Crews continue protection work before renewed warm, dry weather

Aerial view of a fuelbreak in the Richardson Clearwater community. Photo by Maggie Demers, BLM Alaska Fire Service
Aerial view of a fuelbreak in the Richardson Clearwater community. Photo by Maggie Demers, BLM Alaska Fire Service
  • Start Date: April 30, 2019
  • Acres: 31,850
  • Personnel assigned: 89
  • Crews assigned: 3 – (Gannett Glacier & Tanana Chiefs Type 2 IA, North Star Type 2 Crew)
  • Cause: human, under investigation

DELTA JUNCTION, Alaska –  Crews continue to construct the property protection fuelbreaks and structure protection measures near groups of cabins located in the Richardson Clearwater and South Bank areas. The BLM Alaska Fire Service North Star Type 2 hand crew arrived yesterday to bolster these labor intensive efforts, which mainly include cutting and stacking vegetation. Fuelbreaks not only interrupt the continuity of vegetation, they provide ground and aerial resources an operational point to work from in defense of life and property. Efforts at the community of Whitestone have been completed, largely because the community maintained the fuelbreaks created by firefighters during the 2013 Mississippi Fire. 

These areas of defensible space created for this fire could be necessary this summer if conditions are warm and dry and the fire has opportunities to advance. While rain and higher humidities have greatly impacted the fire in the open and hardwood areas, heat is sheltered in the spruce and duff – the layer of partially decomposed leaves, twigs and bark beneath the understory. Because it is still early in the fire season, expect the fire to become more active and produce smoke once conditions become warm and dry.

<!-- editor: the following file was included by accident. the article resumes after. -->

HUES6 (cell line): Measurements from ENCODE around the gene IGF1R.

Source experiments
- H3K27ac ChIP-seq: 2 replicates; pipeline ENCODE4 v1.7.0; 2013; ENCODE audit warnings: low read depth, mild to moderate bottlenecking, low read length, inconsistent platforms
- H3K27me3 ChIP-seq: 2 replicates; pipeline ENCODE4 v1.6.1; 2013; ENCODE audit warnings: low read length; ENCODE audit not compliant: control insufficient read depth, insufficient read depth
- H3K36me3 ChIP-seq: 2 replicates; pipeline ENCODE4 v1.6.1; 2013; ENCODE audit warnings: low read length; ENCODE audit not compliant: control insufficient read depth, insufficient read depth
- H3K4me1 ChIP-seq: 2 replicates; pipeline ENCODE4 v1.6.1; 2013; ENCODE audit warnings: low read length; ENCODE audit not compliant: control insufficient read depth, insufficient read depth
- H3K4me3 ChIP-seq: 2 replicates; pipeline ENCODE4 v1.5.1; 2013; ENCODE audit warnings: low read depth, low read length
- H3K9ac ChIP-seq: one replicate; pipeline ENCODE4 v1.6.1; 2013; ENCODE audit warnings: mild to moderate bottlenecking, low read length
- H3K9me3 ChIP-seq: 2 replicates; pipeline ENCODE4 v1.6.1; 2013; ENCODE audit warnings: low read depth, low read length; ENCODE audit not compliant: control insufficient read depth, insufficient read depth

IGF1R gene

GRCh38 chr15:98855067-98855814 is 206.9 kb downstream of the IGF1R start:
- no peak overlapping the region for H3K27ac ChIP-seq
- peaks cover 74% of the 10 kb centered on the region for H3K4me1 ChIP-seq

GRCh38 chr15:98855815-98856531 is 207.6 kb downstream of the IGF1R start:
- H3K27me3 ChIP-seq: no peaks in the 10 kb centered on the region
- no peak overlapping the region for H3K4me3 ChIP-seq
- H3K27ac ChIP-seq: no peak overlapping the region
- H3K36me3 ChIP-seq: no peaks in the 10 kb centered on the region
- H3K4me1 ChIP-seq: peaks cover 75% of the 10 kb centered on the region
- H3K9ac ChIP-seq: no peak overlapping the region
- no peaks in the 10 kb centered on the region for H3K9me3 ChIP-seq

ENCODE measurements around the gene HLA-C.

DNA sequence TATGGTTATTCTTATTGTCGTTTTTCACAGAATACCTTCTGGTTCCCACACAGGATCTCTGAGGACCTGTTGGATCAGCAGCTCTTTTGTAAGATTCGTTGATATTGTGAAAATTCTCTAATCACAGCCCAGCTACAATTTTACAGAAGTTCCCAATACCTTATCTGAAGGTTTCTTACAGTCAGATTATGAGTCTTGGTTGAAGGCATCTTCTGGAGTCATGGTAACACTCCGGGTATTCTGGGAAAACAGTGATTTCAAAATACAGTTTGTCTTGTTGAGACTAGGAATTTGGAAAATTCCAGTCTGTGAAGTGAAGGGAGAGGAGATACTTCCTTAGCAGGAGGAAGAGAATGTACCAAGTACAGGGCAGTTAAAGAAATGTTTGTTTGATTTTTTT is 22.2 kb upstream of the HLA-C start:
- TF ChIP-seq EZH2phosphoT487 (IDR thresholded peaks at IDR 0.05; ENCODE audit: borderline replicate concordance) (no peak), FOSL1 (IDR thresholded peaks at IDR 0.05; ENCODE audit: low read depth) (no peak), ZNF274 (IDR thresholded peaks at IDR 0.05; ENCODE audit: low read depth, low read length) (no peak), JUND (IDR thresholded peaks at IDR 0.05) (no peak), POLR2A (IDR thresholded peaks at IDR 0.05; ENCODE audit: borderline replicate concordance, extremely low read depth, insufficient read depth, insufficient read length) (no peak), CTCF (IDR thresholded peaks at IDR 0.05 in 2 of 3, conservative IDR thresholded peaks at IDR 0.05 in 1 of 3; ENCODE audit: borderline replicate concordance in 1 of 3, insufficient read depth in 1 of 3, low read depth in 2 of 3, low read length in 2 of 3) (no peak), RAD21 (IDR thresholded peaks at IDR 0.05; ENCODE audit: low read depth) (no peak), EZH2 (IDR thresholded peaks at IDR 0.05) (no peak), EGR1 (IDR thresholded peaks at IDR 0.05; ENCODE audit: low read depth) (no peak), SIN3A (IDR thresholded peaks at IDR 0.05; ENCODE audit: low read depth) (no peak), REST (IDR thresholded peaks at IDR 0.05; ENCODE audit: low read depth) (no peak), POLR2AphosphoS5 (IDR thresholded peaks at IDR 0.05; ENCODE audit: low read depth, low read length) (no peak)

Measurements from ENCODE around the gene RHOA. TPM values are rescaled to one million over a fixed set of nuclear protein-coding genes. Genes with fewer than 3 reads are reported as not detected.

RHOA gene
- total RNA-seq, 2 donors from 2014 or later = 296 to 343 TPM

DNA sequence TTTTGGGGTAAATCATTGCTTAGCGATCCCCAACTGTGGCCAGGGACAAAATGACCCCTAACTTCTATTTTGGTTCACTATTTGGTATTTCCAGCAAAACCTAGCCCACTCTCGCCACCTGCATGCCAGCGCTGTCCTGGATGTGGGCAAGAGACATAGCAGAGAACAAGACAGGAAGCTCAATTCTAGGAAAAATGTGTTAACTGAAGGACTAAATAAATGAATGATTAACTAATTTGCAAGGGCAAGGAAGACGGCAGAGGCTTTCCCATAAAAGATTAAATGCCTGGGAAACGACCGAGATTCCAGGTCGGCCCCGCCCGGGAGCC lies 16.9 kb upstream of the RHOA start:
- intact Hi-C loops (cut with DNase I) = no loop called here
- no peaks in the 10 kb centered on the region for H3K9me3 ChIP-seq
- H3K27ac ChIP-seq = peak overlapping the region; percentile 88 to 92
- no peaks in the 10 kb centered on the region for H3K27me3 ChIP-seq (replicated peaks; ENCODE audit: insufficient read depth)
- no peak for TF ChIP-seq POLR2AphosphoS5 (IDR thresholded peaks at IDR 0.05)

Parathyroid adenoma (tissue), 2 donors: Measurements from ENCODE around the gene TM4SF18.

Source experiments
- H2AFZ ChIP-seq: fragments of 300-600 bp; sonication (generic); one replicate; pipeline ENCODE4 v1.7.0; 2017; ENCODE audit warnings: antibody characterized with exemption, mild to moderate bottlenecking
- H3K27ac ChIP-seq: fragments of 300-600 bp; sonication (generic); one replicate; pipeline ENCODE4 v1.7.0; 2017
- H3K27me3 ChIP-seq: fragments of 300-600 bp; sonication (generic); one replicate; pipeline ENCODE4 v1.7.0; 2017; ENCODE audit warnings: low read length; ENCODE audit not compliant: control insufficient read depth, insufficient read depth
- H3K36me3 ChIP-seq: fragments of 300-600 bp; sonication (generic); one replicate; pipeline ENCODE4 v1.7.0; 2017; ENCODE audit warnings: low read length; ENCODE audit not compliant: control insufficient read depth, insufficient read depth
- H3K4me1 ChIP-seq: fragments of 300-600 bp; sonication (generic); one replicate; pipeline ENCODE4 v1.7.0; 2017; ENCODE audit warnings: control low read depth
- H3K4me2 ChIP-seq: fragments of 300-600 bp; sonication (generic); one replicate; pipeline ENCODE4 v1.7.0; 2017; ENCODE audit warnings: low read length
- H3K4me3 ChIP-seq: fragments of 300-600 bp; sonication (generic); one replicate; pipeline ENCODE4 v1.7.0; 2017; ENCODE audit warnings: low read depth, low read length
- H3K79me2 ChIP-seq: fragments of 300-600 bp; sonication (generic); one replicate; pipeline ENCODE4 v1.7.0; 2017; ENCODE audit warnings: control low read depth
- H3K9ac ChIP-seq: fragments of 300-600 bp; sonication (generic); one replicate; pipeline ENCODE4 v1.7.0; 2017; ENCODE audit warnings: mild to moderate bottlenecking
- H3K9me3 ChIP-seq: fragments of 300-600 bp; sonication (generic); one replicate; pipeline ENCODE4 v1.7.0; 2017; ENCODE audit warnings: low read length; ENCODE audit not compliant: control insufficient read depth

Another fuelbreak, the shear blade line, was constructed over the past five years by the U.S. Army, in conjunction with BLM Alaska Fire Service Military Zone, in recognition that the area is prone to rapidly growing wildfires. The line, combined with the winter trail, was used by crews to conduct burn operations to remove burnable vegetation to reduce the likelihood it would spread. With the exception of one small area, the fire has so far kept to the south of this line.

Drenching rains over the weekend greatly reduced fire activity, however, just how much impact it had on the fire has yet to be determined as the conditions once again turn warm and dry.

A Temporary Flight Restriction (TFR) is in place. The TFR is designed to protect aerial transportation and suppression efforts related to the fire from interference from private, commercial, military aircraft or drones of any kind. Drones pose a serious risk to firefighting and can cause aircraft to be grounded. The public is reminded that “If you fly, we can’t!”

Weather Forecast: A gradual drying and slow warming trend will occur over the next few days. Minimum relative humidity levels are expected to drop in to the 30s over the fire this afternoon. Temperatures and winds are expected to remain below Red Flag for today and as the sunshine continues isolated pockets of smoke may become visible.

For More Information

  • Incident phone number: (208) 254-1130
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Note: There has been no updated map since 5-31-19.

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